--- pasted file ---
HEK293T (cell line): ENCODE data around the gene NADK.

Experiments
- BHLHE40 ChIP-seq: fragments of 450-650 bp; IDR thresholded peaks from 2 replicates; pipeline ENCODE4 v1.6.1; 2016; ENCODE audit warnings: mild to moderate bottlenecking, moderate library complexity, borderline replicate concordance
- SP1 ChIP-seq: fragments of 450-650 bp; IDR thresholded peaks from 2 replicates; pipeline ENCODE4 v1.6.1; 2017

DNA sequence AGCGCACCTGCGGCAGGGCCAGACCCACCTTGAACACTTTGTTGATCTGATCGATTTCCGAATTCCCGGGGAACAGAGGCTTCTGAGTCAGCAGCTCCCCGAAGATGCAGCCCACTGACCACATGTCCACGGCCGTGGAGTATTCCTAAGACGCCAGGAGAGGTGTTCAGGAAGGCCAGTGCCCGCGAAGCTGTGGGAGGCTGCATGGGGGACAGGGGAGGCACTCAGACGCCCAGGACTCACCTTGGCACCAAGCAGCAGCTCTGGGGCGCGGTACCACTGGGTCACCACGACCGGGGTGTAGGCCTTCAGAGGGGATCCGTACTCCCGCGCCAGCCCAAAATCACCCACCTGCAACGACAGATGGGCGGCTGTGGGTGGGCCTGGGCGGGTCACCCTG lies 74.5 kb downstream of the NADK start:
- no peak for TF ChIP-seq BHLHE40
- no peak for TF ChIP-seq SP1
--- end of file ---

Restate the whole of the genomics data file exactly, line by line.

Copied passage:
HEK293T (cell line): ENCODE data around the gene NADK.

Experiments
- BHLHE40 ChIP-seq: fragments of 450-650 bp; IDR thresholded peaks from 2 replicates; pipeline ENCODE4 v1.6.1; 2016; ENCODE audit warnings: mild to moderate bottlenecking, moderate library complexity, borderline replicate concordance
- SP1 ChIP-seq: fragments of 450-650 bp; IDR thresholded peaks from 2 replicates; pipeline ENCODE4 v1.6.1; 2017

DNA sequence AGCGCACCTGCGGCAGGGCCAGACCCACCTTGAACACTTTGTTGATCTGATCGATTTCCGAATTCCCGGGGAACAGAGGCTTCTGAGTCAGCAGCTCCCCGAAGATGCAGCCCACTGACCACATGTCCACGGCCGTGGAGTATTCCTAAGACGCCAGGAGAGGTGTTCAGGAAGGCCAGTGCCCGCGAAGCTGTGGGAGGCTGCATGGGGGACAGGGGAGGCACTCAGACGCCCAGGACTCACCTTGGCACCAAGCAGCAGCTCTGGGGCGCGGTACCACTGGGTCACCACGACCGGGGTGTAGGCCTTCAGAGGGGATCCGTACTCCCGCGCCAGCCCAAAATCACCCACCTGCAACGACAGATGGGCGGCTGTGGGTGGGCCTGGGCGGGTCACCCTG lies 74.5 kb downstream of the NADK start:
- no peak for TF ChIP-seq BHLHE40
- no peak for TF ChIP-seq SP1